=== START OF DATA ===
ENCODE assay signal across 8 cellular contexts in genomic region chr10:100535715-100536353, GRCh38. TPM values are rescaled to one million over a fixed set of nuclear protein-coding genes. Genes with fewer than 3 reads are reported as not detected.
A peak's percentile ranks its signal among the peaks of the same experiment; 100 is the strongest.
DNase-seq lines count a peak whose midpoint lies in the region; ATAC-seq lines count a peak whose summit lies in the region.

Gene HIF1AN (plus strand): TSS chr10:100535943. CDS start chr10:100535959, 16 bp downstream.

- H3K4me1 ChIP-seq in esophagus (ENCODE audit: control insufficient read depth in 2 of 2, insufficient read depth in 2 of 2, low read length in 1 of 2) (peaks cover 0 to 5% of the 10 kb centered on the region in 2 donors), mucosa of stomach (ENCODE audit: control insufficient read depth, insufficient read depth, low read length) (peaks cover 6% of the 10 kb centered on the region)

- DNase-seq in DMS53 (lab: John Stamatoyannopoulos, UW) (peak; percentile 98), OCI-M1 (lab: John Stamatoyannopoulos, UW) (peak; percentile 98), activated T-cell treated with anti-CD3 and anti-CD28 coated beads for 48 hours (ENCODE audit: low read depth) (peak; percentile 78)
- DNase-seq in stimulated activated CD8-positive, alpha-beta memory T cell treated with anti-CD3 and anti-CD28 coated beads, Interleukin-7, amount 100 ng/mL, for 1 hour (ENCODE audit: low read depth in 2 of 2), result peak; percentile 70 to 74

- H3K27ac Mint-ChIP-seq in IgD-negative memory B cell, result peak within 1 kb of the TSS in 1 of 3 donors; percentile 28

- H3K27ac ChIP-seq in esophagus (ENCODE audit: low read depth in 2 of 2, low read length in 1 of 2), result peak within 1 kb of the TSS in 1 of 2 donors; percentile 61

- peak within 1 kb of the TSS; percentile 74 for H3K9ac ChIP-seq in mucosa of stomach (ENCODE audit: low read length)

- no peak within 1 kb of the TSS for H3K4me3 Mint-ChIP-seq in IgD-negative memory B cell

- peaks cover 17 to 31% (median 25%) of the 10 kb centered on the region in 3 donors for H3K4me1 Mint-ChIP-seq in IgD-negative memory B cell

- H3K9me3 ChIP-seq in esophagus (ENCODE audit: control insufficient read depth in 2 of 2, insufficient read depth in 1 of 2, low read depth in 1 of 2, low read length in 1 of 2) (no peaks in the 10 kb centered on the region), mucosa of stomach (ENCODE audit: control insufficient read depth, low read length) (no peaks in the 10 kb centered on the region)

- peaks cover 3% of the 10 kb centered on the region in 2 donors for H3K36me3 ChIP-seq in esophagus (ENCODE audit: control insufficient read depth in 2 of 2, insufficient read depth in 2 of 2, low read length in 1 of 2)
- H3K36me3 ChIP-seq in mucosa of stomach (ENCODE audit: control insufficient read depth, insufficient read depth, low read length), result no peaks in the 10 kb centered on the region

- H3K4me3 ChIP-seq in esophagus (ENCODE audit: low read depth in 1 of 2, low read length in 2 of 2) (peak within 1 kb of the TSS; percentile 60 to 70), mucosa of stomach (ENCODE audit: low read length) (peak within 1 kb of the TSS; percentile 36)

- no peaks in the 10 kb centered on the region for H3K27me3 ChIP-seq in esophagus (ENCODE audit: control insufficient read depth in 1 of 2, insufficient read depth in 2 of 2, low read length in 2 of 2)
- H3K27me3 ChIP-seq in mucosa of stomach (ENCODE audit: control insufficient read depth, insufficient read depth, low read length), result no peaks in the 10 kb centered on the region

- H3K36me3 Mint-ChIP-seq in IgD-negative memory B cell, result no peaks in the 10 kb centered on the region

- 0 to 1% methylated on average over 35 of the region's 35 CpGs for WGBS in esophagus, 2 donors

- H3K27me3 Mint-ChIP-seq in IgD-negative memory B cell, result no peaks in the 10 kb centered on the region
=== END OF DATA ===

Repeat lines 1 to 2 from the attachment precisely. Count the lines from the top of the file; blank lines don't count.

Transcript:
ENCODE assay signal across 8 cellular contexts in genomic region chr10:100535715-100536353, GRCh38. TPM values are rescaled to one million over a fixed set of nuclear protein-coding genes. Genes with fewer than 3 reads are reported as not detected.
A peak's percentile ranks its signal among the peaks of the same experiment; 100 is the strongest.